Stories for April 16, 2007
At a non-profit social services office in North Park, there aren't enough seats to accommodate everyone who's come to get help filing their taxes. People perch on beat-up desks at the ACORN office or stand.
The police captain at San Diego State says officers are stepping up their presence on campus today. He says the deadly shooting at Virginia Tech University is all too familiar. KPBS reporter Ana Tintocalis has more.
Students from the San Diego Jewish Academy will join local Holocaust survivors for a day of remembrance. Full Focus reporter Heather Hill has more on the ceremony and their international project for Remembrance and Hope.
How has life changed for Muslims in America since 9/11? As part of our week-long series in conjuction with the Public TV series, America at a Crossroads, we explore the misperceptions of Islam and the challenges that Muslim Americans face in a post 9/11 world.
More California homeowners are receiving default notices. A real estate tracking firm says the default notices jumped to their highest level in nearly 10 years. KPBS reporter Ed Joyce has more.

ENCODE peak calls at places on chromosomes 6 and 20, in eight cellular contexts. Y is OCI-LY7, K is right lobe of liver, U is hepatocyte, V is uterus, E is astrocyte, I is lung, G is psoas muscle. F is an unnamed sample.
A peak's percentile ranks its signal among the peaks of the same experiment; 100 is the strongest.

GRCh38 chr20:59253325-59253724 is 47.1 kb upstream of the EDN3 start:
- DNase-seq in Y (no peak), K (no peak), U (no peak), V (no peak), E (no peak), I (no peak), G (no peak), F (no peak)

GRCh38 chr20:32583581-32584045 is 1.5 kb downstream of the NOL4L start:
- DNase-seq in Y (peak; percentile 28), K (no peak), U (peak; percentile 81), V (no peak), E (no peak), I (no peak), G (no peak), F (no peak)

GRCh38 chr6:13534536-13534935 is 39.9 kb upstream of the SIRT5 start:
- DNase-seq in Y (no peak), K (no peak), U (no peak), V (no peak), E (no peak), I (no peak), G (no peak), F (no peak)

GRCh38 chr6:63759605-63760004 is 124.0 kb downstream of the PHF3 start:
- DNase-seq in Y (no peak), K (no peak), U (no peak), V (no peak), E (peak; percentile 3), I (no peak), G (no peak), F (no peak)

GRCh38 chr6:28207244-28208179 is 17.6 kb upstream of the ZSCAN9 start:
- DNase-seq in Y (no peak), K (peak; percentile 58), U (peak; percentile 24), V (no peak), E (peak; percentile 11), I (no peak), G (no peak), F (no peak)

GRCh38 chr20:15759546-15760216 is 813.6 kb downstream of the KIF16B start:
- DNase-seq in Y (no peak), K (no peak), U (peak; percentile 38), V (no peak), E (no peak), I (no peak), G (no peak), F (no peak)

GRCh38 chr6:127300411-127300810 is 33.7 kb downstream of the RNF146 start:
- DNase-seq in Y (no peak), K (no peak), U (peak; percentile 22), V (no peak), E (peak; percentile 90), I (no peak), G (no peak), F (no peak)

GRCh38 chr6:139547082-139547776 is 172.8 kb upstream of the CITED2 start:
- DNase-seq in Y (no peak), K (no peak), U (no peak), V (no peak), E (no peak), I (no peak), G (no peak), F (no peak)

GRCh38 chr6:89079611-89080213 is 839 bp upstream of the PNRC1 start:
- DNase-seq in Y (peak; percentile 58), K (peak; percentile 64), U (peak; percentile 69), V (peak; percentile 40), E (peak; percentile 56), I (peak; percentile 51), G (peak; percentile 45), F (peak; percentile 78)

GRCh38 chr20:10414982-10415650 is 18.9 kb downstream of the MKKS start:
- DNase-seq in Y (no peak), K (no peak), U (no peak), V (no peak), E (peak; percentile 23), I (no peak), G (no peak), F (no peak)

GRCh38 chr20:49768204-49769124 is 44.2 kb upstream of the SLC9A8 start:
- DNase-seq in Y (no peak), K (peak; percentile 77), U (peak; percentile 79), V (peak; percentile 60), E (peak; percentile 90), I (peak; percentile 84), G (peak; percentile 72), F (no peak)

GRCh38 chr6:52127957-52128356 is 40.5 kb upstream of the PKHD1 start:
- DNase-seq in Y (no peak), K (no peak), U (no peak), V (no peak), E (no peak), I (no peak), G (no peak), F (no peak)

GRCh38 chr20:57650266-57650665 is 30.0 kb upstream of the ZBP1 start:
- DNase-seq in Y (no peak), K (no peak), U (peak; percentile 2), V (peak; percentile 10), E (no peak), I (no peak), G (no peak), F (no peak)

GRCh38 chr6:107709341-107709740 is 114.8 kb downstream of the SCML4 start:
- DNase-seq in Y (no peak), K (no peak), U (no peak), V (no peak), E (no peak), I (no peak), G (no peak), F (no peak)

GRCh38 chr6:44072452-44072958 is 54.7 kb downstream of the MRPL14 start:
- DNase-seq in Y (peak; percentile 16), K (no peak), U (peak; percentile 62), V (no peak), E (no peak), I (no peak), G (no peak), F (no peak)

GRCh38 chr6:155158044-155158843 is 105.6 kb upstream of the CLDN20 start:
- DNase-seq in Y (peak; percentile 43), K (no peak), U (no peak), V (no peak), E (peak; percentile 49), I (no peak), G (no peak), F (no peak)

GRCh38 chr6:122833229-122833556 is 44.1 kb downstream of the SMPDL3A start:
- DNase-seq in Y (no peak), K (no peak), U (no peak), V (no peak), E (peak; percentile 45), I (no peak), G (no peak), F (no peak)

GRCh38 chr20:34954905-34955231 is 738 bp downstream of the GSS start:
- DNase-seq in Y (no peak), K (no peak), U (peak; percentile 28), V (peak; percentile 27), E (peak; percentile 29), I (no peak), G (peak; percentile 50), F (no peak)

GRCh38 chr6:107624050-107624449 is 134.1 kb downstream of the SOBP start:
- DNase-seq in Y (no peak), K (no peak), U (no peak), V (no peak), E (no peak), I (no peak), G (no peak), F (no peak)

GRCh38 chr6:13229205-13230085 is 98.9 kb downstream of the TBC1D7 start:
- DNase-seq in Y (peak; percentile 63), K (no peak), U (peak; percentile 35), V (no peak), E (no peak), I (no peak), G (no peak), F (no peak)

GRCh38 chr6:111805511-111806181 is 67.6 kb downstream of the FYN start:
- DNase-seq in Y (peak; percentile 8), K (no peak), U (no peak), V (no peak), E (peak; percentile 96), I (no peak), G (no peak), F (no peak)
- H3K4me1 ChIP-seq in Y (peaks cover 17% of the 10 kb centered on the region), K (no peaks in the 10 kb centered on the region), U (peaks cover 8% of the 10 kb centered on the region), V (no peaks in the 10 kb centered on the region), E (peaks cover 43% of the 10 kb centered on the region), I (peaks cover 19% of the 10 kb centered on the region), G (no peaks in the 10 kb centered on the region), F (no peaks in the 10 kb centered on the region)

The media frenzy surrounding the recent DUI arrest of actor Mel Gibson is prompting some state legislative action. From Sacramento, Jenny O'Mara reports.
A bill making its way through the State Assembly would prevent the sale of electronic products that contain certain toxins. KPBS reporter Ed Joyce has details.
Today in our KPBS radio series "A Matter of Degrees: Climate Change in San Diego," we visit the San Diego High Educational Complex in downtown. Students there are cooking up batches of biodiesel. It's part of an alternative energy program that may find its way into more San Diego public schools. KPBS Education Reporter Ana Tintocalis has this report.
Environmental experts say the U.S. Mexico border region is ripe for collaboration to reduce green house gases. But they say governments on both sides of the border stand in the way. KPBS Border Reporter Amy Isackson spoke with SDSU professor Alan Sweedler who has researched and developed energy policy in San Diego for 25 years.
In our series, A Matter of Degrees: Climate Change in San Diego, we ask the city of San Diego why it has yet to enact a recycling ordinance that could significantly reduce whats buried in the Miramar landfill. KPBS reporter Joanne Faryon tells us the city could legislate companies to recycle their construction waste, but 40 feet stands in their way.